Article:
Medieval Miscellanies in the Netherlands

In the Middle Ages, handwritten books tended to contain multiple texts, often from very diverse genres. Modern editions nevertheless tend to contain only one separate text. These editions therefore deprive us of a wider view of the historical connection between some texts that actually existed, from the perspective of the reader at the time. By publishing all texts that originally formed part of the same miscellany as a whole, this project endeavours to provide insight in every edition in the unique intertextual relationships that characterise a specific miscellany as a literary and linguistic resource. These historical dimensions, that are very important to scientific research, would remain invisible in other types of editions.

The edition

Since every source is published in its entirety, the editions often contain a treasure trove of overlooked texts, or even texts that were as yet unknown. The editions are furthermore a valuable resource for studying Middle Dutch texts, copyists lexicography and copyists’  the study of copyists’ work, boosting the dissemination and transmission of medieval texts on a broader scale, raising awareness of their existence.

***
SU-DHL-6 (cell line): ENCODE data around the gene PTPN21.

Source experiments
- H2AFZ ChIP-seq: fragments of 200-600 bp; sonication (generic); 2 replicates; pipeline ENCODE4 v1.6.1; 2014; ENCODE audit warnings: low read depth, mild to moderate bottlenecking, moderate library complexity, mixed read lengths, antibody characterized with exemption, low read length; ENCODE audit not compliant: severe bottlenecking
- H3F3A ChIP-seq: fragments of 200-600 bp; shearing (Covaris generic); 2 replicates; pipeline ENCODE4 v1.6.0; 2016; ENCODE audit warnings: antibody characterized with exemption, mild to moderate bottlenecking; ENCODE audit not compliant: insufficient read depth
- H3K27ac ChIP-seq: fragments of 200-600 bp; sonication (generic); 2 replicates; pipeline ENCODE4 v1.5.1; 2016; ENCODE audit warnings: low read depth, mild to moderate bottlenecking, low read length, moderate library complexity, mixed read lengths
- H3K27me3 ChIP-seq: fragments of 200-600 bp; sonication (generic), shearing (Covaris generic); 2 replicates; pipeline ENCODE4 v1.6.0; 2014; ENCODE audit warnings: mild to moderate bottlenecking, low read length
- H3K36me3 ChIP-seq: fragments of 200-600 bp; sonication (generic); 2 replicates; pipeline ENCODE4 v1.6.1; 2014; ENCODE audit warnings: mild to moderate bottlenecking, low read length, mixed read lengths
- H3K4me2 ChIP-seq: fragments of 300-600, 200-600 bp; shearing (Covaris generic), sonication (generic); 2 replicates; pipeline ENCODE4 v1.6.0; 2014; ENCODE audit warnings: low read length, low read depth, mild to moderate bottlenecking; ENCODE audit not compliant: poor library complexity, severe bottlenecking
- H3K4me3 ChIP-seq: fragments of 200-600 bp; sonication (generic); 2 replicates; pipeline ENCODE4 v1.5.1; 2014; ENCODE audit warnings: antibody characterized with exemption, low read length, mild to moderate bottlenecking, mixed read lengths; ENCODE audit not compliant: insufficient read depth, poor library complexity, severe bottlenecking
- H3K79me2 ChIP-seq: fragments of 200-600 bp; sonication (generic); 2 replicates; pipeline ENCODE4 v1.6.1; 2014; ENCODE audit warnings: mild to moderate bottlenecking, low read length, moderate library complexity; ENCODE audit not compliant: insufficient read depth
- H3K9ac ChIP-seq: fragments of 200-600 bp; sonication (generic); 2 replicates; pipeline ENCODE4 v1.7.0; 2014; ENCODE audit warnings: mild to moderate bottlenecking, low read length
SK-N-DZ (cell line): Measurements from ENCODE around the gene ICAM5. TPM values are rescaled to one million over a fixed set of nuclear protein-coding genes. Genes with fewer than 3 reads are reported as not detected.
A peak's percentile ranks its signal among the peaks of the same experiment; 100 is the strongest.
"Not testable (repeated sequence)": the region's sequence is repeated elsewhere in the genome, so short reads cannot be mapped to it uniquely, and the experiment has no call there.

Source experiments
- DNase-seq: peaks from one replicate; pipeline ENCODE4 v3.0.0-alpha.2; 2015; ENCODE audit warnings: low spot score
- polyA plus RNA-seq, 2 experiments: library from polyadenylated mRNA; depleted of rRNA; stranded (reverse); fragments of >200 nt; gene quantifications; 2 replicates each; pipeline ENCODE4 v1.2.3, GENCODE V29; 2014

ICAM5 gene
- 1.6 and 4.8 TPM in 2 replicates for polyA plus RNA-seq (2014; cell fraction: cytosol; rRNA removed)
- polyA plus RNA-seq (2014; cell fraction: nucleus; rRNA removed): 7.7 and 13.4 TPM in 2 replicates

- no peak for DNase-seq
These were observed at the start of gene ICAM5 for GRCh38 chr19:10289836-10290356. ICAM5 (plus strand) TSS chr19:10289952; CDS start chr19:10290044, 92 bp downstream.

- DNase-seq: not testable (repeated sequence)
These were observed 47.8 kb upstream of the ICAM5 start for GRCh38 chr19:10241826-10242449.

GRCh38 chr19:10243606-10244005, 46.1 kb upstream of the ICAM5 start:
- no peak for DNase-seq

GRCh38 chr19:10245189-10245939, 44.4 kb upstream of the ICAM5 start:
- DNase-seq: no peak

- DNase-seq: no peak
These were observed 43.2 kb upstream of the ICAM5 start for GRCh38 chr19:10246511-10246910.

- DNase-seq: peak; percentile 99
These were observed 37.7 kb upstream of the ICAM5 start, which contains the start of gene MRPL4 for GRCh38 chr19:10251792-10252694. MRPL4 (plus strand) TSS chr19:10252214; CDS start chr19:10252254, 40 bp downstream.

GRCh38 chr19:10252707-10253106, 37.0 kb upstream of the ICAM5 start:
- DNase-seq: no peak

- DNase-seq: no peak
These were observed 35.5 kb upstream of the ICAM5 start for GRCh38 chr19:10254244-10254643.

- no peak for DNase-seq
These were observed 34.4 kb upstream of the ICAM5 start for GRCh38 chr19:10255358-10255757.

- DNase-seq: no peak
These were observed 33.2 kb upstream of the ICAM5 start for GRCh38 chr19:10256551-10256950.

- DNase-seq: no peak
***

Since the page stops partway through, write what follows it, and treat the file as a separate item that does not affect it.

The volumes that have been published so far – from relatively small manuscripts in terms of format and number of texts to gigantic compilations – have opened up significant portions of the Middle Dutch heritage within the covers of one single or sometimes double publication. Diplomatic editions will be published digitally in the future.This series’ combination of text edition and access to codicological information contributes to a better understanding of the nature of the ‘miscellany’ phenomenon.

The aim is to reflect all texts true to source. The format opted for in principle is the diplomatic edition format. If the texts to be edited are nevertheless considered of specific interest to literary history, and the content of the manuscript is so complex that it is considered indispensable for any scientific study of the text to have the benefit of word explanations and clarifications on the content, a critical, annotated edition may be preferable.

The series is published in collaboration with the international project committee Medieval Miscellanies in the Netherlands (MVN), comprising the following members:

Prof. Wim van Anrooij (Leiden University)
Prof. Amand Berteloot (Münster)
Dr. Peter Boot (Huygens ING (KNAW))
Dr. Erik Kwakkel (Leiden University)
Dr. Thom Mertens (University of Antwerp)
Dr. Dieuwke van der Poel (Utrecht University, chairperson)
Prof.-em. dr. Paul Wackers (Utrecht)